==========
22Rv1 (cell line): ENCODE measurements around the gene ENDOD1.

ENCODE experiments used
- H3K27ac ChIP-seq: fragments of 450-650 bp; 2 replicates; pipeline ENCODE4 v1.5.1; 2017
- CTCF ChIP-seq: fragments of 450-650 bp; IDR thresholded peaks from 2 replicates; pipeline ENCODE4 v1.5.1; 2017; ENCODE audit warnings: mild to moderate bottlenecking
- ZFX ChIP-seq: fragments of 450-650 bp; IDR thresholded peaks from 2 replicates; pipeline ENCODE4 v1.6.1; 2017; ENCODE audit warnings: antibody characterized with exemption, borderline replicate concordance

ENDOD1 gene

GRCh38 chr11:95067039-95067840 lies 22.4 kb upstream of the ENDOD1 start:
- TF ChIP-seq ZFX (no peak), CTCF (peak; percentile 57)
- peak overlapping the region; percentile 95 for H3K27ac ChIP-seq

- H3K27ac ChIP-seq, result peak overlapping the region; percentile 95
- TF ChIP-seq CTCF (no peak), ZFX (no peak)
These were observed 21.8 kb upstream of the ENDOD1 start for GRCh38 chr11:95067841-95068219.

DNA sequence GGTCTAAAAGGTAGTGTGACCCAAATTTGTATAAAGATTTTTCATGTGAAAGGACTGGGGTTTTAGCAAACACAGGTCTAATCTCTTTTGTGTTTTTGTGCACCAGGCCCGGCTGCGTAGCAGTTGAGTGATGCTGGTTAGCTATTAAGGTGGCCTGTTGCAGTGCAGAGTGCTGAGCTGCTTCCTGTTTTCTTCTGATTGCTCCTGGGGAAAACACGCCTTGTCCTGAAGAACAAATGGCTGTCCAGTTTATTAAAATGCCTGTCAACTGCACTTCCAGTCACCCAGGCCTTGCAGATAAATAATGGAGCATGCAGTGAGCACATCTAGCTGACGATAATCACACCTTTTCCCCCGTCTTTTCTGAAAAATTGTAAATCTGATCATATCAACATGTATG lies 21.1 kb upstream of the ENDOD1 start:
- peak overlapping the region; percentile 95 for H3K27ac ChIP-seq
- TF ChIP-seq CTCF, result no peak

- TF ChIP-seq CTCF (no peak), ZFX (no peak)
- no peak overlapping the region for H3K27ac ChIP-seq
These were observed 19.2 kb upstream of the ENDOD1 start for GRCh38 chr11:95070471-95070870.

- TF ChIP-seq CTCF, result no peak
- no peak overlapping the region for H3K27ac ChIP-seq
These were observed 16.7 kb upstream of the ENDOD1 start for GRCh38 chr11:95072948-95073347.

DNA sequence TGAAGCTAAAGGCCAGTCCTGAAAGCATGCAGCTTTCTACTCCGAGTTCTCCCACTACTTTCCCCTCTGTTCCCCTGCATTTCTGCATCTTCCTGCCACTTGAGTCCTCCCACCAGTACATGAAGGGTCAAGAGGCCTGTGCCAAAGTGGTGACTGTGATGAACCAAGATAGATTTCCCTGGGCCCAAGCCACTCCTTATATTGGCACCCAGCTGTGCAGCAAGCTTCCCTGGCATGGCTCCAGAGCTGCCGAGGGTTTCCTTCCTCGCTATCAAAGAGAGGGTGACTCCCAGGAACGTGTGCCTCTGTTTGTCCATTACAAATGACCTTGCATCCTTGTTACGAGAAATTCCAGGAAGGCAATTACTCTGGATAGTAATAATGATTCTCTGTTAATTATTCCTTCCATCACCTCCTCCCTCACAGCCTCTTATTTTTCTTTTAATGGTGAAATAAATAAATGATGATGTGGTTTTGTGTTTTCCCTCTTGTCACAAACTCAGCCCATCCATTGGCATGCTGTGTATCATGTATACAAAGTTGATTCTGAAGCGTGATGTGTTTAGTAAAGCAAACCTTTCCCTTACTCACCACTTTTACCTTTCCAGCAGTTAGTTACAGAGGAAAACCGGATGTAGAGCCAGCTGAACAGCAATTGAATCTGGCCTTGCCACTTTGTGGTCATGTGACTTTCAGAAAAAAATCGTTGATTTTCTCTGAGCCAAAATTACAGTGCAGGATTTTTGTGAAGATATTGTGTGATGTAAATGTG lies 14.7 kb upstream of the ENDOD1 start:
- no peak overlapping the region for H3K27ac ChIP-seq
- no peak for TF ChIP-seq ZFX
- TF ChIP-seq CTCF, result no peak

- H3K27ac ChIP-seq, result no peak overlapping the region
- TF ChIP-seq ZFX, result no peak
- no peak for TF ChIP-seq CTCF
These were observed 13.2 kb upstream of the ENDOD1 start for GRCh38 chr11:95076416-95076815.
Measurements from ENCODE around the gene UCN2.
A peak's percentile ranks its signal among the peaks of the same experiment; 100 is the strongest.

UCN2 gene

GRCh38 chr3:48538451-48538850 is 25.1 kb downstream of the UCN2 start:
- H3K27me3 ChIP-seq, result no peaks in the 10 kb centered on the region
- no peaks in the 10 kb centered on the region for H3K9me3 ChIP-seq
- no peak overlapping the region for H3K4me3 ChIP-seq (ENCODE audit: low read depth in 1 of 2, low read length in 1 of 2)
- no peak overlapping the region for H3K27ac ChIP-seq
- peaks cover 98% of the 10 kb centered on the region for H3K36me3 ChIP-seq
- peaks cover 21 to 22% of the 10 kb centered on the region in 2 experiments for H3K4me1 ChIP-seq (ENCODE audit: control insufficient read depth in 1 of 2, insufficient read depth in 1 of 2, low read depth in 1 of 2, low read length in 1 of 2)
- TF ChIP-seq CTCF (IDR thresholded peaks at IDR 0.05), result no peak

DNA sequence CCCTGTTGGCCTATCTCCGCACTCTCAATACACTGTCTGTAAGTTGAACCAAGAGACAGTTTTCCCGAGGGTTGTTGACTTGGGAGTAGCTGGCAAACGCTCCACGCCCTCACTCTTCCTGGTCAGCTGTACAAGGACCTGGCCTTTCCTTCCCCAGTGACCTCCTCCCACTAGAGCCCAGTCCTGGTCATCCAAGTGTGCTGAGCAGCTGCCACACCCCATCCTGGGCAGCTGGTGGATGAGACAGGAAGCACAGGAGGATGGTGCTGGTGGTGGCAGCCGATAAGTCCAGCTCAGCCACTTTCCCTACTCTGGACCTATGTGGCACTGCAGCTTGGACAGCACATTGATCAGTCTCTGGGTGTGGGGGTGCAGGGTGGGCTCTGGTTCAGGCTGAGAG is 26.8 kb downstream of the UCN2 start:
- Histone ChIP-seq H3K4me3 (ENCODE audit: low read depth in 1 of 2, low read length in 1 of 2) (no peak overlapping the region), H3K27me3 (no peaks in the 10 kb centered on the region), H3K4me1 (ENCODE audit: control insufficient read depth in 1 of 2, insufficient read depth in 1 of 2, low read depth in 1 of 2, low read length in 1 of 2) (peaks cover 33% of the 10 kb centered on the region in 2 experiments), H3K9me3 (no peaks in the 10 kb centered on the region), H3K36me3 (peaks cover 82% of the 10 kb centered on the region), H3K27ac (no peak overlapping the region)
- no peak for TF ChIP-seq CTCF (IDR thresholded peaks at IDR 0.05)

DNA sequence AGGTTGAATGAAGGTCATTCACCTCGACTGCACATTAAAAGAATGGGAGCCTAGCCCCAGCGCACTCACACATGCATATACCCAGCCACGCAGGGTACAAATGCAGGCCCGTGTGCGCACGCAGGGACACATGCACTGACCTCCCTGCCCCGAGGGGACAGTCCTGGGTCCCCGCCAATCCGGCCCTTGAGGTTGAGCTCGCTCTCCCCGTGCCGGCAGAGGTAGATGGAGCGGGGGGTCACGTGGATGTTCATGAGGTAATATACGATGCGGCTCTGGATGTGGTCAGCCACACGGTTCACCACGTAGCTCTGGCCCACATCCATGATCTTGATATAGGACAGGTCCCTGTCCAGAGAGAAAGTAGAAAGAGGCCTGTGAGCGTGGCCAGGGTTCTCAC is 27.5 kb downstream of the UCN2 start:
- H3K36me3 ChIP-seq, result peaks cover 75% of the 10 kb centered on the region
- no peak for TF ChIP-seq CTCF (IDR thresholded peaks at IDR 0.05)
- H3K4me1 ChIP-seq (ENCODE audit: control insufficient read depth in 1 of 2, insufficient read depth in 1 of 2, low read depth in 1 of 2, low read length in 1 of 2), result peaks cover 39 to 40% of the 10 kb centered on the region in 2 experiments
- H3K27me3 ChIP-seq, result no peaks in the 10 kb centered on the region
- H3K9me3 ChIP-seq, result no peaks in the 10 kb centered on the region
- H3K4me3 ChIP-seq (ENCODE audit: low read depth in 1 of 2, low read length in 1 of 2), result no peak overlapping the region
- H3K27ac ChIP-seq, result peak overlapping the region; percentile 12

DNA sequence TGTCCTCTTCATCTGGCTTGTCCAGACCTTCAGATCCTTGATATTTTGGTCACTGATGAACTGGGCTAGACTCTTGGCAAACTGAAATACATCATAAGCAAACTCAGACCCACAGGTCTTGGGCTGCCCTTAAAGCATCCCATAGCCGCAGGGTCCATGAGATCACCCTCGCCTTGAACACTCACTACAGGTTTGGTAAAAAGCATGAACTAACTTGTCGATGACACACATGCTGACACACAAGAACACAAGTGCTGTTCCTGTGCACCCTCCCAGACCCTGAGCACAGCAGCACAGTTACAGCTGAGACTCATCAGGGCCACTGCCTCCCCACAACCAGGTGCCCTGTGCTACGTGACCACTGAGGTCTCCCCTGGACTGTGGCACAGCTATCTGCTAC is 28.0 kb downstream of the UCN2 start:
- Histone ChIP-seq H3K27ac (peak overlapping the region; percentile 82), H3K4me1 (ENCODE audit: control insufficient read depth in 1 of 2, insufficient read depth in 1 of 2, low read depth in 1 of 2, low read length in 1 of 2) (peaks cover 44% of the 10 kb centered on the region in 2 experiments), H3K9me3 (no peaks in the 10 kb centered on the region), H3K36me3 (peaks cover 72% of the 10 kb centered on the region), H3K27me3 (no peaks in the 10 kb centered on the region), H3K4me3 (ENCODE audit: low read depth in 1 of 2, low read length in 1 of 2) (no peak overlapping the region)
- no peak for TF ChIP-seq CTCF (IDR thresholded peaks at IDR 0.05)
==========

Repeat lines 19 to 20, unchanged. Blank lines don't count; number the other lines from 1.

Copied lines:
- TF ChIP-seq CTCF, result no peak
- no peak overlapping the region for H3K27ac ChIP-seq